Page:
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Shareholders irked to be left out of Starbucks meeting: ‘We have the right to be inside’

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BY Matt Markovich

SEATTLE — While Starbucks CEO Howard Schultz shared his concerns of man’s inhumanity to man and called for a more “civilized” world outside Tuesday’s annual shareholder’s meeting, dozens Starbucks stockholders were left out in the cold.

They didn’t come early enough to grab one of 3,000 seats inside McCaw Hall at Seattle Center, where the 24th annual shareholder’s meeting was being held.

“We have the right to be inside,” said Susan Hoyne, who says she’s a Starbucks stockholder. “There absolutely no feeling for the stockholders at all. I’m very, very upset with Starbucks.

She wasn’t alone. Many were told by Starbucks staff that the Hall was at capacity and couldn’t be let in to the three-hour meeting.

“I don’t believe it,” said Nancy Markunssen. “They said you can go to the tent to get coffee and cake.”

Starbucks had set up a tent with two large screen TVs that could hold about two dozen away from a drizzling rain. But police officers at the scene say hundreds were outside when the meeting began. Most left because they couldn’t get in.

Inside, Starbucks executives told the audience about their plans to expand sales of new coffee, it’s rewards program, and new stores in China. Starbucks will introduce a new prepaid Visa card that will earn Starbucks loyalty points that could be exchanged among many things, your favorite latte.

But several baristas wanted to hear more from Schultz and the company’s pledge to improve its scheduling polices.

“I wanted to hear more discussion about problems facing baristas,” said Starbucks barista Carlos Neito.

He was one of four barista’s that were handing out coffee cup sleeves before the meeting began. “Our Time Counts” was printed on the sleeves. It’s a reference to a push by Working Washington, a union-backed labor rights group that has been asking Starbucks to enact a “secure scheduling” policy to protect workers from schedule changes with little or no advance warning.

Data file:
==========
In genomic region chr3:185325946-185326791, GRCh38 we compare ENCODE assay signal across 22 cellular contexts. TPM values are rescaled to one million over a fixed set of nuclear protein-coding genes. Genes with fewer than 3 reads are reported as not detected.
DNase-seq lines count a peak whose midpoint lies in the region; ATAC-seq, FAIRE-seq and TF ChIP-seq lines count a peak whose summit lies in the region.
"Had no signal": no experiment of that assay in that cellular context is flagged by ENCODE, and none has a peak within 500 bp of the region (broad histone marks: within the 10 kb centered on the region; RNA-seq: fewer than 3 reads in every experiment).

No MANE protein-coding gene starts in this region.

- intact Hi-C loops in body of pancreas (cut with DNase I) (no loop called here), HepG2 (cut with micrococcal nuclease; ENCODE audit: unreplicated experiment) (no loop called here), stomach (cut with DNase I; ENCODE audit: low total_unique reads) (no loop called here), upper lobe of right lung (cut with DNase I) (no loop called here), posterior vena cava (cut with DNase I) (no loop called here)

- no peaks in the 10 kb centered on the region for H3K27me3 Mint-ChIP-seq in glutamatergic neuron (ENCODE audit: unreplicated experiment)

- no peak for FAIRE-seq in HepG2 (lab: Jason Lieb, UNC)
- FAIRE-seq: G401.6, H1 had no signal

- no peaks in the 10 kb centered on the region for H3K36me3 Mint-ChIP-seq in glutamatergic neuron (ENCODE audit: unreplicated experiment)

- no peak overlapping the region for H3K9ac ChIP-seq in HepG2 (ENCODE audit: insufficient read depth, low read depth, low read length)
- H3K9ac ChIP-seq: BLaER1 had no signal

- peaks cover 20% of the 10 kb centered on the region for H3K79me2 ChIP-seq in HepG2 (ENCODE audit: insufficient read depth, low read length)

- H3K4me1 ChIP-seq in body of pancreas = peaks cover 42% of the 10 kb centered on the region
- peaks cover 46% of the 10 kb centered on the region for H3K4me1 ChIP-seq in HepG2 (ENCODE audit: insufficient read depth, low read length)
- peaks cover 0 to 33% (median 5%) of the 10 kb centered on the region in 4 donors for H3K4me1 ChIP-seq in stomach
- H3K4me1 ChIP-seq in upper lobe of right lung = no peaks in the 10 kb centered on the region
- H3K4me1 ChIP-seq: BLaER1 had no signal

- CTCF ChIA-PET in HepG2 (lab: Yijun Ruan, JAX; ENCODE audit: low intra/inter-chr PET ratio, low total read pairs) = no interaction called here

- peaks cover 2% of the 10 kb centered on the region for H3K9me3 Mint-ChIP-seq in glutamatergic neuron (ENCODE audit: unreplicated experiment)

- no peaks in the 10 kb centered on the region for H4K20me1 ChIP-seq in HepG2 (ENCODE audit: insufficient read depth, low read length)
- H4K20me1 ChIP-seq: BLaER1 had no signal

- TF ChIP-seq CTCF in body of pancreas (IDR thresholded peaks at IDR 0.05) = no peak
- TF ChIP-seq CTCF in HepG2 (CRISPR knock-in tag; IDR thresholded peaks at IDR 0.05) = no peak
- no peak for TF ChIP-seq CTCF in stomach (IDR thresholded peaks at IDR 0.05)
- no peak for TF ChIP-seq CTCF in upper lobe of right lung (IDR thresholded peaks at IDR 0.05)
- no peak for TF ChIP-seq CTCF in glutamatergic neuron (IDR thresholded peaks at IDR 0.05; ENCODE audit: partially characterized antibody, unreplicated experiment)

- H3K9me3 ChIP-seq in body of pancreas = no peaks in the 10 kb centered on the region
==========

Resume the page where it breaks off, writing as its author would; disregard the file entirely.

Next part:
Starbucks is accusing Working Washington of putting up a bogus Starbucks-inspired website hours before the meeting began which said the meeting had been rescheduled because of “business concerns.” The phrase business concerns is one used as a reason why employees need to be reschedule with little warning.

A call to Working Washington to respond to Starbucks’ accusation has not been returned.

Schultz alluded to the bogus website after he welcomed everyone to the meeting.

“There was some rumor that the meeting was canceled, obviously you didn’t get the memo,” Schultz told stockholders.

But one barista was able to ask Schultz at the end of the meeting during the question and answer period about a secure scheduling policy.

“I really wanted to bring this to his attention because it effects a third of America, not being able to properly plan your life,” said Darrion Sjoquist, who is a fulltime barista.

Schultz answered by saying the company is trying to find a technology that will make it easy for managers around the world to schedule employees with reasonable notice.

The Seattle City Council is considering a secure scheduling law that would restrict how employee alter their employees working hours. Several cities around the country have similar laws. If adopted, Starbucks employees working within the city limits would be covered.